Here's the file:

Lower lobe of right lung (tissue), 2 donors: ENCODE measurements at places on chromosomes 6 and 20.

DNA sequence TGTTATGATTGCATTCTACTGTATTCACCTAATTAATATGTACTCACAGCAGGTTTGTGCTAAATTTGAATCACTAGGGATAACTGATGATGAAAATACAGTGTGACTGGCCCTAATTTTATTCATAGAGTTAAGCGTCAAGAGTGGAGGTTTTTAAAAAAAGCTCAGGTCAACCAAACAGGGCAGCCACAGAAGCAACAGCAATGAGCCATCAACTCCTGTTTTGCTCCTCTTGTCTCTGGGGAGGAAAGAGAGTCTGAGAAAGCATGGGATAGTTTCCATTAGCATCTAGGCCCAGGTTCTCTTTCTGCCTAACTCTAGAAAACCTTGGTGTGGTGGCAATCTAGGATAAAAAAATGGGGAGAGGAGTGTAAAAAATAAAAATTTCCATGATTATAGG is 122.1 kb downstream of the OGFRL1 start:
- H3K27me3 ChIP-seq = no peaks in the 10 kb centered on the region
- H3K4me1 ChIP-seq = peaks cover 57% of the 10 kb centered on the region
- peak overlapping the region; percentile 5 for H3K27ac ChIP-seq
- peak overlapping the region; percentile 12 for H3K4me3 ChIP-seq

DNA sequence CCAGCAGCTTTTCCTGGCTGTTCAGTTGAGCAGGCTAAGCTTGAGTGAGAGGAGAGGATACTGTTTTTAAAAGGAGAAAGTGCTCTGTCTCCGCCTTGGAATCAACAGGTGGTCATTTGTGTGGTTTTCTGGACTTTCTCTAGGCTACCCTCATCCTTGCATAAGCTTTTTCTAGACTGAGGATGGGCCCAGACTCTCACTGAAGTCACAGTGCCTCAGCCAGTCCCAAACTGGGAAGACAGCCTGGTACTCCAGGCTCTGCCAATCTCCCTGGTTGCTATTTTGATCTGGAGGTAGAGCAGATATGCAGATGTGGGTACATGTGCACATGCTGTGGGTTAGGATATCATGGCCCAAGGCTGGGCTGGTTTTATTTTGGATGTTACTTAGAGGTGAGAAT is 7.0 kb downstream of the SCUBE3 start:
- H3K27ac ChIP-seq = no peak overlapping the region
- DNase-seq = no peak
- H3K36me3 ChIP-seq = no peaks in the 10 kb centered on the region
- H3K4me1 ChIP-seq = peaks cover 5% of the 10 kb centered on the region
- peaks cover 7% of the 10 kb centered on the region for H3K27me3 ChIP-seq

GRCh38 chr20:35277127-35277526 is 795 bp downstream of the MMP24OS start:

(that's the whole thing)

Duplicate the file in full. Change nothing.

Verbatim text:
Lower lobe of right lung (tissue), 2 donors: ENCODE measurements at places on chromosomes 6 and 20.

DNA sequence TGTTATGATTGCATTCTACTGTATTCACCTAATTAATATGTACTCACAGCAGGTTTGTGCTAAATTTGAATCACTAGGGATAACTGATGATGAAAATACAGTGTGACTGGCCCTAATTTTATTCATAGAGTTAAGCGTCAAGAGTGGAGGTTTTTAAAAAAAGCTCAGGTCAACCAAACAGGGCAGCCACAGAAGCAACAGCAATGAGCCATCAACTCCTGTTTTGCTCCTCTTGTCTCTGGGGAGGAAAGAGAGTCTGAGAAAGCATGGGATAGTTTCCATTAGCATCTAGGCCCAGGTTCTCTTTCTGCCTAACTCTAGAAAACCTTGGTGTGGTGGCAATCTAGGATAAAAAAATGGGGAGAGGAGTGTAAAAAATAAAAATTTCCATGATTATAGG is 122.1 kb downstream of the OGFRL1 start:
- H3K27me3 ChIP-seq = no peaks in the 10 kb centered on the region
- H3K4me1 ChIP-seq = peaks cover 57% of the 10 kb centered on the region
- peak overlapping the region; percentile 5 for H3K27ac ChIP-seq
- peak overlapping the region; percentile 12 for H3K4me3 ChIP-seq

DNA sequence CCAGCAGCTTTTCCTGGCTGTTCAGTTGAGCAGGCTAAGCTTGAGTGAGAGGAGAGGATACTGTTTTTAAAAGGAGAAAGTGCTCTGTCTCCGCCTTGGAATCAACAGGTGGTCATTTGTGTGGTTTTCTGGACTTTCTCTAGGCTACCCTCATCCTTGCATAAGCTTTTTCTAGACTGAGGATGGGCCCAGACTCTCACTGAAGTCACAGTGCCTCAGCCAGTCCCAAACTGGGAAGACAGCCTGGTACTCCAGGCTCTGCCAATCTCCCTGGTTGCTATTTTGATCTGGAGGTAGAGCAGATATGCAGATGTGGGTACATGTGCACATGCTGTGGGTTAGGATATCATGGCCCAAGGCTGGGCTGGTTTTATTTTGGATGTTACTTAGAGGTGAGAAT is 7.0 kb downstream of the SCUBE3 start:
- H3K27ac ChIP-seq = no peak overlapping the region
- DNase-seq = no peak
- H3K36me3 ChIP-seq = no peaks in the 10 kb centered on the region
- H3K4me1 ChIP-seq = peaks cover 5% of the 10 kb centered on the region
- peaks cover 7% of the 10 kb centered on the region for H3K27me3 ChIP-seq

GRCh38 chr20:35277127-35277526 is 795 bp downstream of the MMP24OS start: